This piece is included in Ran Dian’s print magazine, issue 5 (Spring 2017)
“Has the decision to host the Olympics not yet been made? Why is it that we dare not do such a thing?” —Deng Xiaoping, 1990
Can we still remember the time when Beijing was bidding for the Olympics in 2000, when the grass in the Xidan area was sprayed green? The new Maquanying and Fourth Ring subway lines had opened, and construction had just begun on the fifth ring road; from 1998 to 2007, Beijing’s investment in cleaning up environmental pollution amounted to 12 billion US dollars. The benefits of such an effort, however, do not extend into the present day, when pollution by 2.5 particulate matter persists in the city.
“Having built sports facilities like this [the National Olympics Sports Center], if we don’t end up hosting the Olympics, it would be half wasted.” (Deng Xiaoping) The rebuilding of the National Sports Center was not only a practical measure taken to boost athletes’ morale, it also meant the transformation of a popular sports event into a political event in which the nation’s will was unconditionally implemented, and the violent threat of authority widely felt.
Similarly, in Tokyo, harnessing the momentum of the 2020 Tokyo Olympics combined with the announcement of “anti-earthquake procedures” after Fukushima’s 3.11 earthquake, the government issued and enforced a series of urban redevelopment projects. In addition to Shinjuku Station, Shibuya Station, and Shibuya’s PARCO department store, even the historical and trendy Harajuku Station is undergoing restoration. Correspondingly, Kabukichō is pushing forward reconstruction plans for the entire district.
Faced with such changing landscapes, the Tokyo art collective Chim↑Pom asks: why is it that we prioritize the so-called “Olympics”? Locals (including Fukushima locals) have expressed concern that, since Tokyo’s urgent building projects are causing a shortage in construction workers, reconstruction after the 3.11 disaster has come to a standstill. Furthermore, the Japanese Government has been calling for international public opinion to rethink the meaning of the Olympics, calling it “The Recovery Olympics”, and connecting it back to the 1964 Tokyo Olympics. After all, it was precisely those Olympics in ’64 that helped Tokyo rise up from the ashes of post-war ruin; aided by the Olympian vision, Tokyo gradually developed into an international metropolitan city, from infrastructure-building to the renewal of its zeitgeist. While the will of the nation can only be expressed by competition with other countries, it is also constrained by all kinds of internal tension, which originates from efforts that accord the nation with fixed historical forms.
But what is recovery? What is urban revitalization?
Using scraps to reconstruct the future?
Chim↑Pom’s new project “So see you again tomorrow, too?” is located in the Kabukichō Promotion Association Building, which, once a part of the Commercial Street Revitalization Union project in 1964, cost 15 million Japanese Yen to complete. 52 years later, as part of the 2020 Tokyo Olympics “Revitalization Project”, this building will be demolished in October. Living in a constantly fluctuating urban landscape, the Japanese have come to accept the proposition posed by these buildings and their fate. In Chim↑Pom’s opinion, historically speaking, Japanese people have acquired an aptitude for adopting a “Scrap and Build” logic and method through their many confrontations with catastrophe. But does the future of the 21st century necessarily entail the re-deployment of 20th century vision? “Using “Scrap and Build” as the theme of the exhibition, we will create a kind of experience that questions the ‘method of making blue-prints’.”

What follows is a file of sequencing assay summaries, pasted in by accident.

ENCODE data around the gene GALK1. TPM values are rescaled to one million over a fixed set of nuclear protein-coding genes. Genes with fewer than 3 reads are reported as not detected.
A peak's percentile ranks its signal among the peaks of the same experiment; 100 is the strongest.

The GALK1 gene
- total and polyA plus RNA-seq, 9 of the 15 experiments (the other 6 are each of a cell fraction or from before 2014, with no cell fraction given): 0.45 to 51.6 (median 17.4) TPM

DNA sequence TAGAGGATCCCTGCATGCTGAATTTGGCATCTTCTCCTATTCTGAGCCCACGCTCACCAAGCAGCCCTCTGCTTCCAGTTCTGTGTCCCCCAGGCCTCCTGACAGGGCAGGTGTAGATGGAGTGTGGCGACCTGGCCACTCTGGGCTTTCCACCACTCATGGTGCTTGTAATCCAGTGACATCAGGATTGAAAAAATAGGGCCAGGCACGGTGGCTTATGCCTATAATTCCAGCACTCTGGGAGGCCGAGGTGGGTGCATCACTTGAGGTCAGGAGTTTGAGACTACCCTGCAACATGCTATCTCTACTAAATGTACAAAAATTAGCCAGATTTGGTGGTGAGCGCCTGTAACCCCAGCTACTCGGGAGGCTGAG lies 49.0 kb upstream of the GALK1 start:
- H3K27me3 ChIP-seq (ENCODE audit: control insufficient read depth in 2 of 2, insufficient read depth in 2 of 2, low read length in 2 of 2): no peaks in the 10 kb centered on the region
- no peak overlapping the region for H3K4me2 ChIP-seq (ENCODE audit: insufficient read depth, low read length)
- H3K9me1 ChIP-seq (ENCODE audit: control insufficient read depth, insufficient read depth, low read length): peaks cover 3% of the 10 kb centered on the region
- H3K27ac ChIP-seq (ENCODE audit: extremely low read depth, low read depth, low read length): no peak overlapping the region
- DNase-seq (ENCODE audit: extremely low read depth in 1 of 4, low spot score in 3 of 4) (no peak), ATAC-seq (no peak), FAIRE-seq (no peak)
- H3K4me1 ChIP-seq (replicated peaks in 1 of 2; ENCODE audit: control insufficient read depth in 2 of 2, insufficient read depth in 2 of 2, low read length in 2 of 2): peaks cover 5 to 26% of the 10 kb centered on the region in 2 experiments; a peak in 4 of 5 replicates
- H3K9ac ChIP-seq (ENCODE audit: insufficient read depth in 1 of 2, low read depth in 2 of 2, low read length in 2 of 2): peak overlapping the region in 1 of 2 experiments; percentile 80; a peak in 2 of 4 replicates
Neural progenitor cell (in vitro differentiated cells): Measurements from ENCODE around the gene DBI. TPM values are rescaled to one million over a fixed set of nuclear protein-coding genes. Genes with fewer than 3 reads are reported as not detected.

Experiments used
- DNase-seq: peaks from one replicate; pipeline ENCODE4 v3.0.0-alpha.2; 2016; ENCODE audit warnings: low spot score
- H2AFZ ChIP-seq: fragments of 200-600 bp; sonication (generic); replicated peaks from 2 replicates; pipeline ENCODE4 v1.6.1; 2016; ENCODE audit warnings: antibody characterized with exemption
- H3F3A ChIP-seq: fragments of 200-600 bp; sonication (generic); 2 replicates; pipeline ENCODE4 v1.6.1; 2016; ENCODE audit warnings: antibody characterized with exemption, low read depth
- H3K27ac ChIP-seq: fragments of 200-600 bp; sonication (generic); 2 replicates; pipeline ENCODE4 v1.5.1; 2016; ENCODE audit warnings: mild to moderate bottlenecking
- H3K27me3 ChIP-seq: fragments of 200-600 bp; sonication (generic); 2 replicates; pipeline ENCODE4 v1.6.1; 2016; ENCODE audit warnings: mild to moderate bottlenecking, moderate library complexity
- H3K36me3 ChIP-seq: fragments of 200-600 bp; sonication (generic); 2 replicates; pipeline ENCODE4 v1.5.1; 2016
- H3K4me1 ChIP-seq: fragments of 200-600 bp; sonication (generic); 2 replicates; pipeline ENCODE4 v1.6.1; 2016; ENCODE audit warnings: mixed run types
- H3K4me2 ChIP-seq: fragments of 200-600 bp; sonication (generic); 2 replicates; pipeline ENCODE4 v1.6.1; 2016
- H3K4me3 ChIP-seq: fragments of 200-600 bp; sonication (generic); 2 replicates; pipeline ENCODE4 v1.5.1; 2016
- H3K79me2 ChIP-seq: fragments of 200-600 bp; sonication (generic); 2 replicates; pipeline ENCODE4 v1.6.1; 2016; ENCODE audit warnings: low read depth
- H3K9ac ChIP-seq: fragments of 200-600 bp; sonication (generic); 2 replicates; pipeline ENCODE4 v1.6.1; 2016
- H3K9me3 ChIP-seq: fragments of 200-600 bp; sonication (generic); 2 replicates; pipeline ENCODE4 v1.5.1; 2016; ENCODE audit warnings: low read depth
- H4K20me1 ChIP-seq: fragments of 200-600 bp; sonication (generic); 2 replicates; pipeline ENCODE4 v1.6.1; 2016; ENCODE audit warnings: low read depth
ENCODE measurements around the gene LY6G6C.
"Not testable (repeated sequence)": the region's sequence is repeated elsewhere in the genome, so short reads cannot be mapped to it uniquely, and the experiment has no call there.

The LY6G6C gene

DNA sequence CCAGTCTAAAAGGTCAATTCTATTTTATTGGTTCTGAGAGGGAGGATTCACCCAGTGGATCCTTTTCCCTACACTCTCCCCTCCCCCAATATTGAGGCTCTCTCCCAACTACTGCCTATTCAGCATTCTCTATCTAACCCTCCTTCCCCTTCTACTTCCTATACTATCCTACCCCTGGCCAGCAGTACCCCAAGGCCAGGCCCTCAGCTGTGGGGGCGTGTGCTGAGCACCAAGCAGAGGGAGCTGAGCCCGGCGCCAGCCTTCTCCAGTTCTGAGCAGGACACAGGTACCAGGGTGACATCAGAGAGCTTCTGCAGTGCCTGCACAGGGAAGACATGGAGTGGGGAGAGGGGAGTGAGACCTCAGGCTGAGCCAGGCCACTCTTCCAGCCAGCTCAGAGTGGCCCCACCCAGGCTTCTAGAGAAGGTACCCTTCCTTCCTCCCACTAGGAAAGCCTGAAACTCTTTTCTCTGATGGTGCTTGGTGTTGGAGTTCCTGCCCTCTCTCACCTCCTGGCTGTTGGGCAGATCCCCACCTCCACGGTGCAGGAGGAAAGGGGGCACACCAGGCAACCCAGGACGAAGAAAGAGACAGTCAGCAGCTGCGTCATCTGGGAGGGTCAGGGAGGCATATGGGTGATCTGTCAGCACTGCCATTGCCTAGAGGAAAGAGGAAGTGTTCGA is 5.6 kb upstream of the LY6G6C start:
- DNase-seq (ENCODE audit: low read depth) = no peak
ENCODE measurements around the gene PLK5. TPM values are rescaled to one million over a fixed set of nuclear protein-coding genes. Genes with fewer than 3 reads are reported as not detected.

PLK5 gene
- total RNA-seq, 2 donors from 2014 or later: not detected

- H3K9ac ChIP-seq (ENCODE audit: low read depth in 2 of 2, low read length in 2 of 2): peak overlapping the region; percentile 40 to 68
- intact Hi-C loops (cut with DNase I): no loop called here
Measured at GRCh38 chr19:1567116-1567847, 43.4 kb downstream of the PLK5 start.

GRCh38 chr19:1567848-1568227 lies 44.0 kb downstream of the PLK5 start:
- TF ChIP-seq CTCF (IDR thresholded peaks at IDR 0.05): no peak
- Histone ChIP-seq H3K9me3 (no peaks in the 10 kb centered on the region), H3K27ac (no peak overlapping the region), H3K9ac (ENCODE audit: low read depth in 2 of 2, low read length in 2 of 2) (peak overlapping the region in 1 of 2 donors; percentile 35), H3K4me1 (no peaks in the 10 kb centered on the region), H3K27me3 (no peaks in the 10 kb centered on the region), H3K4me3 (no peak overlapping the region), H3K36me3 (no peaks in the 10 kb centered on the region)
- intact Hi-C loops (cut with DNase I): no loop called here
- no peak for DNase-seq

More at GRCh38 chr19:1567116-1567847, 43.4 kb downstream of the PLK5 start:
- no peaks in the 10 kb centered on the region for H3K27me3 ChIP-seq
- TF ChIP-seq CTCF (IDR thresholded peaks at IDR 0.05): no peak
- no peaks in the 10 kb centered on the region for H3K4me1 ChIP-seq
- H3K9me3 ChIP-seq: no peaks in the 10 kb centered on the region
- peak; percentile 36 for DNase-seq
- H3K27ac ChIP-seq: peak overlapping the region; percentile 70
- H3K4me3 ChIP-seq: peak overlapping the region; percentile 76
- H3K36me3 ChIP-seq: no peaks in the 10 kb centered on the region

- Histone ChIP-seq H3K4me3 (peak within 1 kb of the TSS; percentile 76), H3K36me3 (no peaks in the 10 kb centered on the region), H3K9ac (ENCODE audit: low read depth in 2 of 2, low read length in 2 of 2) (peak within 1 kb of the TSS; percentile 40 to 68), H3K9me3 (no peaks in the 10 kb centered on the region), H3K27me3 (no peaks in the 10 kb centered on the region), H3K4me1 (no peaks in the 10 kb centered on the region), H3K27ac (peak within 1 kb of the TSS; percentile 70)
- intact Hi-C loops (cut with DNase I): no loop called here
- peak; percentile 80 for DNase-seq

Works made using cyanotypes can be found throughout the building. In addition to being used in photography and the reproduction of architectural drawings, cyanotypes (or “blueprints”) can mean hope or new prospects when referred to in literature. Interested in this intersection between craft and meaning, Chim↑Pom created “Drawing a Blueprint Version 2″ on the fourth floor using cyanotypes—a technique gradually becoming obsolete in 21st century architectural design—to render a 20th century urban landscape that is slowly disappearing in the 21st century. What kind of sentiment does this combination conjure up: revitalization, progress, or regret? Likewise, in “Drawing Mirai”, a work on the second floor, Chim↑Pom uses cyanotypes to trace the outline of a sex worker. Calling herself “Mirai”, this 18-year old appears in Kabukichō, a district characterized by the sex industry, marginal groups, and entertainment culture, as well as hipster styles. Like any girl from Ichibangai Street, Mirai is a feature of this dazzlingly grotesque area—it is precisely owing to the lives that enliven these streets that Kabukichō can be said to bear witness to diverse ways of living, multifarious world views, and an unforeseeable future.